SIOUX FALLS, S.D. (KELO) — You’ve probably heard of following the paper trail.
But in this case we have a literal paper trail on our hands.
On Monday, KELOLAND News received video from a viewer, who noticed legal papers blowing around Phillips Avenue just outside of the parking garage next to RH Johnson Plaza, which is home to a seven tenants, including a bank, a real estate office and three law firms.
Those papers included divorce decrees, child support documents and tax forms, many with personal information like names, addresses and even social security numbers.
We sent a photographer and called police to notify them about the documents.
Police say the papers came from a dumpster in the parking garage.
Our photographer collected some of the papers, which we turned over to police, so they wouldn’t stay in the street.
We talked with the building’s property manager on the phone.
He doesn’t know how documents with sensitive information got in the trash.
He says all of the building’s tenants have shredding policies and, at times, the public will use the dumpster.
As for how the papers got in the street, he says someone was going through the dumpster, tore open the bags and left the papers strewn on the ground.
While there are still questions surrounding the papers in the street, Mariah Crisp is sure of one thing:
“It’s scary,” Mariah Crisp said.
The Brandon mother was confused when we contacted her to tell her one of the papers had her name and social security number on it.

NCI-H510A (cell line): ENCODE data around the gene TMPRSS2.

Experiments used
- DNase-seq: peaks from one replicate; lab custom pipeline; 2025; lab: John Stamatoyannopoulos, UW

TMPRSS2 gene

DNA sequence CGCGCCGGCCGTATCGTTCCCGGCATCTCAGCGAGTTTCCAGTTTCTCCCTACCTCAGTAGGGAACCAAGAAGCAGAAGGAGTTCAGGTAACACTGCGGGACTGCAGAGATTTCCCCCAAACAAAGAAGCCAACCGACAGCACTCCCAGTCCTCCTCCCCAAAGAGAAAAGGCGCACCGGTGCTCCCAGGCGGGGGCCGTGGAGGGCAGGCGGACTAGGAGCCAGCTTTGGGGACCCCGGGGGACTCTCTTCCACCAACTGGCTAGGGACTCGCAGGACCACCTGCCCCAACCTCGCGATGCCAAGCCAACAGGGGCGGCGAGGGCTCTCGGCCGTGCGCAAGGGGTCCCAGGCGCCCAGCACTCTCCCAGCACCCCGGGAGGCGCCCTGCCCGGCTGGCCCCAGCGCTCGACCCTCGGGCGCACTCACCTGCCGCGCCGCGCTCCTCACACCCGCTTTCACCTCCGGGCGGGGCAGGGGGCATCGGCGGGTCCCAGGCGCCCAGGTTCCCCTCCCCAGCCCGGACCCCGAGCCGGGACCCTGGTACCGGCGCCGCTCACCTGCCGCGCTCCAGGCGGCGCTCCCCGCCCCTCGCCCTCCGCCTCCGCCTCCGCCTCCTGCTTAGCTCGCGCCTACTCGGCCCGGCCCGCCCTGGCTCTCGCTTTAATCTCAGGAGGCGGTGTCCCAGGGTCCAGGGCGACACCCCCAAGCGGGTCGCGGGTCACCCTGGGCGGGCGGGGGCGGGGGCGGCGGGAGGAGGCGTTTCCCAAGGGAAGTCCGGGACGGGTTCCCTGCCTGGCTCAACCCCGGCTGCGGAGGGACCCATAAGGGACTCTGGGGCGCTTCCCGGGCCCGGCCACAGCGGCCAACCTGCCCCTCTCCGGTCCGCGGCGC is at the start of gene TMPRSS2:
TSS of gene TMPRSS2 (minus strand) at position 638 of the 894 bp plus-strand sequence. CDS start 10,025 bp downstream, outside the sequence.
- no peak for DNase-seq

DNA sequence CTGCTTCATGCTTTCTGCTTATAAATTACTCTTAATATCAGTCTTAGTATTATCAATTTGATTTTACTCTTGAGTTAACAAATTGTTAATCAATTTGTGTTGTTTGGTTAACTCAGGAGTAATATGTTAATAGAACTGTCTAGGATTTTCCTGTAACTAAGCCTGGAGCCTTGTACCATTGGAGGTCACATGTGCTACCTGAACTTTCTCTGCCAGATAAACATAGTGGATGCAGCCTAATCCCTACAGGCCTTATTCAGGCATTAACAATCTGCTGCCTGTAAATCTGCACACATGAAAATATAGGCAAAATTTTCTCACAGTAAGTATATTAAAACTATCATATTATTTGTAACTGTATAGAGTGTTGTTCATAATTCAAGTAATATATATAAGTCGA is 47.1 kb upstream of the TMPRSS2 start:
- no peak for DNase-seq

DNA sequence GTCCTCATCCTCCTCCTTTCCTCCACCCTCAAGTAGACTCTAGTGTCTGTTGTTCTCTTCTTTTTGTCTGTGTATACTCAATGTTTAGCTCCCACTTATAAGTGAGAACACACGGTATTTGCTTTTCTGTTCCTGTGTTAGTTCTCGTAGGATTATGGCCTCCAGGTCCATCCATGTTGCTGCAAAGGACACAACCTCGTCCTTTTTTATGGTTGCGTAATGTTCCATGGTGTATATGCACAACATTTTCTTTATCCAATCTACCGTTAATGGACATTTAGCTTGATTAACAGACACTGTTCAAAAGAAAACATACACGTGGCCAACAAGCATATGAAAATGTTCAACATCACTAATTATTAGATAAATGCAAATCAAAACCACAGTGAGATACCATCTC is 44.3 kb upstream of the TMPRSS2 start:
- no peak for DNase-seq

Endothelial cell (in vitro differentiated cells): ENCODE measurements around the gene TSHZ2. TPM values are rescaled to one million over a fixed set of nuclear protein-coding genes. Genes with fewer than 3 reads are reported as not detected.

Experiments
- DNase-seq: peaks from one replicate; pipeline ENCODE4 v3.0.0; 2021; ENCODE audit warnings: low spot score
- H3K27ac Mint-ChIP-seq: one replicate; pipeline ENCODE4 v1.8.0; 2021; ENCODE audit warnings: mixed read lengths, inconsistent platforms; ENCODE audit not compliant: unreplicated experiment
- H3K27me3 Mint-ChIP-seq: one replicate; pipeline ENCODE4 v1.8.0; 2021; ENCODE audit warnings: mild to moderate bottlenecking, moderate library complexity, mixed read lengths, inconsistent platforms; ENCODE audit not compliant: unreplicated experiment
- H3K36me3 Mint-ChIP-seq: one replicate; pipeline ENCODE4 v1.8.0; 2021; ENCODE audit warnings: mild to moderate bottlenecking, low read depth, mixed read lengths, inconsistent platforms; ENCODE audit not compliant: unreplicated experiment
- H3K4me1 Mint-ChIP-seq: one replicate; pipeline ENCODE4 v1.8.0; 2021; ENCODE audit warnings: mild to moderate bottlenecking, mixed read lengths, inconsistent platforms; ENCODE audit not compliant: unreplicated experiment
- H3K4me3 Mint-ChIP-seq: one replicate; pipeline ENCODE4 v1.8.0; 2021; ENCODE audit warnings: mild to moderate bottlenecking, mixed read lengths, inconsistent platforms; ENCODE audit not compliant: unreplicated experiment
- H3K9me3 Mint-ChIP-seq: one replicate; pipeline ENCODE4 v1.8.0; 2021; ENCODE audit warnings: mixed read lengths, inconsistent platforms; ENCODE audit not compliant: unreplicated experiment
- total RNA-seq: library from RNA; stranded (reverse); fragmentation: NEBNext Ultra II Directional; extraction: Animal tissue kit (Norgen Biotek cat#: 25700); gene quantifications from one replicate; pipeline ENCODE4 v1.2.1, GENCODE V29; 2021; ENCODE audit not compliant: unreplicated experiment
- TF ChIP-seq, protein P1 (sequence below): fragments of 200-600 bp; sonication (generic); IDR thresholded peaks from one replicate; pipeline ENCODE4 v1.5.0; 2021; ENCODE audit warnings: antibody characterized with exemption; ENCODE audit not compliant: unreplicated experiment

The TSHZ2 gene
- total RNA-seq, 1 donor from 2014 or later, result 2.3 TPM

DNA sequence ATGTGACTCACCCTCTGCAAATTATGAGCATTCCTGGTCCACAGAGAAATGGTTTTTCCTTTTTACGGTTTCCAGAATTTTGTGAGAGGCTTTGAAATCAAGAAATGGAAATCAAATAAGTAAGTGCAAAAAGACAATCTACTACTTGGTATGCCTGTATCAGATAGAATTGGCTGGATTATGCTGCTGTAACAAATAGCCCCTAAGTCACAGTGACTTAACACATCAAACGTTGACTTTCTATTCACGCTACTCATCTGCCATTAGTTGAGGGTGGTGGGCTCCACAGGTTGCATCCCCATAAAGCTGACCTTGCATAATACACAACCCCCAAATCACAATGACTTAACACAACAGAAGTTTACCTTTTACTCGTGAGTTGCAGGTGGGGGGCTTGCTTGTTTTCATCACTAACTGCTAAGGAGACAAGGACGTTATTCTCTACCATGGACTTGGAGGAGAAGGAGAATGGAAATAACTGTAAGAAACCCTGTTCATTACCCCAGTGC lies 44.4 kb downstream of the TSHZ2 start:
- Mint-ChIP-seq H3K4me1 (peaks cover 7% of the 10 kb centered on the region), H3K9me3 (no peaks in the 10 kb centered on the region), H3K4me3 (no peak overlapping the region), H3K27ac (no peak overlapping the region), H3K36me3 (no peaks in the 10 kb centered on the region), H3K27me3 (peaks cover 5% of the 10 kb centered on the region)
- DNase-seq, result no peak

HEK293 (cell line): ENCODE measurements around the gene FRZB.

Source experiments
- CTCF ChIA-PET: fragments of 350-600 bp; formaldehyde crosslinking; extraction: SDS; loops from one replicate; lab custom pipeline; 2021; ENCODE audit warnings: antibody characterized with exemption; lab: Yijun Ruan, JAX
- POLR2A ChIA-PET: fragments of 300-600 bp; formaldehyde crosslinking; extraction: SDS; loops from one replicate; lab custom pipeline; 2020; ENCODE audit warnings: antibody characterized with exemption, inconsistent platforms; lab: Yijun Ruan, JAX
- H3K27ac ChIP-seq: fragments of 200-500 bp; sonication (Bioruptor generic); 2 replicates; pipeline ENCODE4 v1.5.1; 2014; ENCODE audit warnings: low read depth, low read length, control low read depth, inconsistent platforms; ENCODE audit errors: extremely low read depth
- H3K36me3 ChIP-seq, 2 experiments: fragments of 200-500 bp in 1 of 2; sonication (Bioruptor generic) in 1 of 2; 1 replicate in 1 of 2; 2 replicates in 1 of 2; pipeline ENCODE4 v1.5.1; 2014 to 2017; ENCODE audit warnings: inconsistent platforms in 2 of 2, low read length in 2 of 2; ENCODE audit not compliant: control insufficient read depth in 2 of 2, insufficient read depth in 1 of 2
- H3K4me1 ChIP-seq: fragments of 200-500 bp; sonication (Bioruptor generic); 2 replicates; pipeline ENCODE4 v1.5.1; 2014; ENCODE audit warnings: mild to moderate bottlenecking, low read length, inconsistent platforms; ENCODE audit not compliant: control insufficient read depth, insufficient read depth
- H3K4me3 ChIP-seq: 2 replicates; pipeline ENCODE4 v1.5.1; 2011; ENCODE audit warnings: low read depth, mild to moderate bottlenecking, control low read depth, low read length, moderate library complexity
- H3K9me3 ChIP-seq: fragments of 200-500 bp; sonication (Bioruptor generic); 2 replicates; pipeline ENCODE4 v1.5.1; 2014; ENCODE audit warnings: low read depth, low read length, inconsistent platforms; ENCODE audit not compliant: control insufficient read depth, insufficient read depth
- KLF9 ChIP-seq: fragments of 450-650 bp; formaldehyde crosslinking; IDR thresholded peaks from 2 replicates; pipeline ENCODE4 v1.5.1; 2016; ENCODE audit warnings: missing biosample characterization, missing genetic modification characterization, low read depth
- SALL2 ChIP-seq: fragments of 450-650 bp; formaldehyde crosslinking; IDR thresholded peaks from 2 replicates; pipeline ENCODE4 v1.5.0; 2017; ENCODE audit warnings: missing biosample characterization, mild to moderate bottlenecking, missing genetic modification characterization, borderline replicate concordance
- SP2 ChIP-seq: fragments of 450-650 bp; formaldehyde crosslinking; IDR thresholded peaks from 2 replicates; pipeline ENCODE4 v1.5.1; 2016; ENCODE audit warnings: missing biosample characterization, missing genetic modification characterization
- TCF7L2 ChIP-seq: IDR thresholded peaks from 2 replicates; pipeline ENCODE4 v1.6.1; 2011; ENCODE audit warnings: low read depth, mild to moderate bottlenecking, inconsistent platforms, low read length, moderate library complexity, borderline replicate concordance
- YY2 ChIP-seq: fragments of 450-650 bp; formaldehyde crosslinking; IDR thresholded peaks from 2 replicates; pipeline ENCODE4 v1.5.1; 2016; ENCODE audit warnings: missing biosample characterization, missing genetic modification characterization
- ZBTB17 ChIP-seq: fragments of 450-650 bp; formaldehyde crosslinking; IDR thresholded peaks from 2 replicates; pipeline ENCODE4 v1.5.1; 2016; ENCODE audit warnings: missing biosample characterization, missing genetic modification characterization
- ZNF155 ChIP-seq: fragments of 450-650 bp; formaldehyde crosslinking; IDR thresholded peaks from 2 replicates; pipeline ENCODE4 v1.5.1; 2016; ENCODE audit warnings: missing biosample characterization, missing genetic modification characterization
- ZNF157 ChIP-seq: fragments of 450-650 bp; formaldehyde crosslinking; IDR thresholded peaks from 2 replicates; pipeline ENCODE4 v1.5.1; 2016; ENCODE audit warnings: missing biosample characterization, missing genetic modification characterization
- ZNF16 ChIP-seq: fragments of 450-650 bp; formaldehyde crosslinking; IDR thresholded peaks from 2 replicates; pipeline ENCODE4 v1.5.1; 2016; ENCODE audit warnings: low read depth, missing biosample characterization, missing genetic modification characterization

“But the part that scared me the most was they have all my kids’ information as well,” Crisp said.
The Better Business Bureau says scammers can do a lot of damage with your sensitive information.
“These are all the things that are necessary to steal a person’s identity,” BBB State Director Jessie Schmidt said.
It doesn’t take long when they have the internet right at their fingertips.
“So they can open fake accounts with your name and information, order new credit cards and have them shipped to a different address so you may never know about it,” Schmidt said.
“It’s a scary place out there. They could steal my identity. It made me feel like me and my children were put in harm…I don’t know how to explain it,” Crisp said.
Initially, Crisp wasn’t sure how any of the building tennants could have access to the document we found, but after looking through her own records, she discovered one of the law firms in the building, Dougherty and Dougherty, was involved in a family legal proceeding.
When we asked Pat Dougherty about the papers, he did not confirm the documents came from his office and said they shred all paperwork that contains sensitive information and if any of their documents ended up in the dumpster, it was an accident.
As for the dumpster, the property manager says it now has lock on it so no one can get into it.